Once packed away and put into storage, the location of every object is recorded so we know exactly where each individual item is: in which box; on which shelf; in which section of the storage area; in which room. This is important, so we can quickly and easily locate an object if we need to, without moving or unpacking potentially vulnerable items unnecessarily. We try to limit handling our collections as much as possible.

The most challenging part of the project was the removal and packing of the framed portraits. Specialist art handlers were brought in to guide the work and to ensure they were handled according to best heritage practice. The portraits are also some of the most vulnerable items in the collection due to their construction and the multiple materials present, most of which are organic and therefore highly susceptible to both physical movement and changes in environmental conditions. More will be written on how we achieved this and the conservation work that has been undertaken to preserve them, by Maravillas Sanchez-Morales, Visitor Services Assistant – Collections Care in a future blog post.

Specialist art handlers preparing a portrait for storage

While both the morning and dining room items are safely in storage, the collections care staff have been meticulously working their way through the historic interiors and other parts of the house, ensuring all spaces are deep cleaned and remaining collection pieces are dust, pest and mould free. This was of paramount importance, as during the Covid-19 pandemic, a lot of organisational run country houses and museums up and down the country experienced unprecedented changes in their internal environments and vast growth in pests of concern, House of the Binns included.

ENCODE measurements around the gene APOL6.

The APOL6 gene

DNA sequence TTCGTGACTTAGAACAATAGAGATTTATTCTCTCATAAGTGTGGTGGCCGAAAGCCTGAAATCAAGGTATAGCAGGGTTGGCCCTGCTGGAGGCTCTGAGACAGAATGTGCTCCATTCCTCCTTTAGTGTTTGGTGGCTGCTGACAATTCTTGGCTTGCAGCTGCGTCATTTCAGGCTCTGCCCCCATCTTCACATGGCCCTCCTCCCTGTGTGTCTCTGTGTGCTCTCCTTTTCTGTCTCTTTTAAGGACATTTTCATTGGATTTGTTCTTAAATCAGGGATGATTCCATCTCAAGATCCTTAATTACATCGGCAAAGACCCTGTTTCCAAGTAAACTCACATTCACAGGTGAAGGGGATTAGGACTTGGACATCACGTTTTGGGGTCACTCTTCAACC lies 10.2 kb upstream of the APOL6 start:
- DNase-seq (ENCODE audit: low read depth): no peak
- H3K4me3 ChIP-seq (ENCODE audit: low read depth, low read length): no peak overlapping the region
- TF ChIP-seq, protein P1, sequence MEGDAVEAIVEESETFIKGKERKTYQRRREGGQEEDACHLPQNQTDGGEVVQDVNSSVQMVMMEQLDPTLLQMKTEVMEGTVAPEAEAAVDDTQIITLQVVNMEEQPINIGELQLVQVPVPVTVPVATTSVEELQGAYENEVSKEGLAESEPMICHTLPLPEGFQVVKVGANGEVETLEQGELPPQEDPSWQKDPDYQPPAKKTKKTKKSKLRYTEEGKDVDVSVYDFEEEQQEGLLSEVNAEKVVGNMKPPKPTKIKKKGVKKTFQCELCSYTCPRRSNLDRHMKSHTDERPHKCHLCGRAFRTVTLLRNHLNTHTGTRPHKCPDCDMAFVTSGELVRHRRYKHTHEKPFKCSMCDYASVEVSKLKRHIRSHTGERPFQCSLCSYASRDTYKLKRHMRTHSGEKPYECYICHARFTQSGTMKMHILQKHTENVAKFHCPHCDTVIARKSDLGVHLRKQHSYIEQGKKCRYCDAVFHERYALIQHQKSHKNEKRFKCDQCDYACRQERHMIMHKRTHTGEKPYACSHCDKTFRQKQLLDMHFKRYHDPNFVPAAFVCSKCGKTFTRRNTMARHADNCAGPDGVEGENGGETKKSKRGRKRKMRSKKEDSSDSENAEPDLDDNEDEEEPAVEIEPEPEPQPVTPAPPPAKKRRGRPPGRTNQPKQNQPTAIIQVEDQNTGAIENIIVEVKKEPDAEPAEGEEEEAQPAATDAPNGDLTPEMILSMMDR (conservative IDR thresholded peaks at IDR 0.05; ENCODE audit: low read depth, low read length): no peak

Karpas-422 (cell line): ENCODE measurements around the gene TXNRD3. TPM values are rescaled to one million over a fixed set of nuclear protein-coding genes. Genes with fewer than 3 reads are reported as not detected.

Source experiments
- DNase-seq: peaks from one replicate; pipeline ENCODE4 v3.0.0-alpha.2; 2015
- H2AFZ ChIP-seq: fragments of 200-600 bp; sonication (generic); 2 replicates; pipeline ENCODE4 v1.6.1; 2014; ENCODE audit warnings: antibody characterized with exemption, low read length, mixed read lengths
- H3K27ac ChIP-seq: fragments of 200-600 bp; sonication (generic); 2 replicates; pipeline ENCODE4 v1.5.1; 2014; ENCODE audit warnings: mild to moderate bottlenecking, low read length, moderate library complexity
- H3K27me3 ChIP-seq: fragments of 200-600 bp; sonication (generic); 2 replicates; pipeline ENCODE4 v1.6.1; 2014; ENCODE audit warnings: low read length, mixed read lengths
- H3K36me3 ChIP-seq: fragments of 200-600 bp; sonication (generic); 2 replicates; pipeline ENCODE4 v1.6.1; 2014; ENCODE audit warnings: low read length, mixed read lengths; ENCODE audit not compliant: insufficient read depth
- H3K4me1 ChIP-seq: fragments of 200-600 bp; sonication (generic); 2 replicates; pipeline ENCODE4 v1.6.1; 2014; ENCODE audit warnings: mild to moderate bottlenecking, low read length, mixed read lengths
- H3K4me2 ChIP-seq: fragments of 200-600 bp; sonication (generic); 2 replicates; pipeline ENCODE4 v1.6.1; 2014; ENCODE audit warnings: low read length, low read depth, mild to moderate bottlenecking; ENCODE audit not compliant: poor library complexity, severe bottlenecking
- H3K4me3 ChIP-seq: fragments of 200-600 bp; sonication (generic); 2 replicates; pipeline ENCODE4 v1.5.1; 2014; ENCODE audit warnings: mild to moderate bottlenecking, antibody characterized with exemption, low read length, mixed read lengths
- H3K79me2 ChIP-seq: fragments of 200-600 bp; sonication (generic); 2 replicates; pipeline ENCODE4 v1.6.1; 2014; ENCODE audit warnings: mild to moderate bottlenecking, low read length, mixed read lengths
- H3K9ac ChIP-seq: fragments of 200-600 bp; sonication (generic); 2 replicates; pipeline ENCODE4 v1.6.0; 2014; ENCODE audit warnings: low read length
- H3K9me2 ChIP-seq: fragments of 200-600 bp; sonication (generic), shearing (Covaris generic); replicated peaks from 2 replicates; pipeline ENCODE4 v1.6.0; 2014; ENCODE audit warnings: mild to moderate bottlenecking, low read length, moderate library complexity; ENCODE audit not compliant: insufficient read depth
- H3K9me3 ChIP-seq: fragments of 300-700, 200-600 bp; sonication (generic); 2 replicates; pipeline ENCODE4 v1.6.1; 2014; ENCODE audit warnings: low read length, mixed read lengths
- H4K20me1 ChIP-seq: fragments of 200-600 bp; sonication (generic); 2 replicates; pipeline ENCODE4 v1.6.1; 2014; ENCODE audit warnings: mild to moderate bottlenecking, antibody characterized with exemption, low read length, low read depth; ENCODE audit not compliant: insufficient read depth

Exacerbated by the need for a replacement roof, the interior collections have been subject to less than ideal conditions during the lockdowns. The static humid atmosphere unfortunately caused mould to grow in unventilated areas of the property, and without the Trust’s usual control measures being enacted the number of pests exponentially grew, with clothing moth and woodworm becoming a problem. The Collections Care staff have been working hard to mitigate these issues and we are now seeing positive changes occurring. A full deep clean of the house has led to pest numbers being significantly reduced, though we are still very much in the recovery phase and will continue to monitor the number of pests through our preventive regimes and integrated pest management system.

Dealing with mould takes a considered approach. Over the past year the house has also been kept at a low temperature to mitigate any further growth and bloom of mould until we had a chance to dry and eradicate it. This is a process that has taken months, and the internal environments will continue to be monitored and controlled to ensure the collection is kept in suitable conditions to minimise any future deterioration.

As decorating works are completed, we are now on the brink of reinstating the collection in the principal rooms and can begin to look forward to showing the public the family home once more in April. Due to the scale of the project, our conservation work will still be ongoing once the house is open. The majority of collections care work tends to happen out of sight of the public eye, so this will be a fantastic opportunity for visitors to see the Collections Care staff undertaking the Conservation In Action project work in an open, working property.

If you are interested in helping us prepare the house for opening, we are currently looking for volunteers to help in various roles across the property. Please click here and submit a note of interest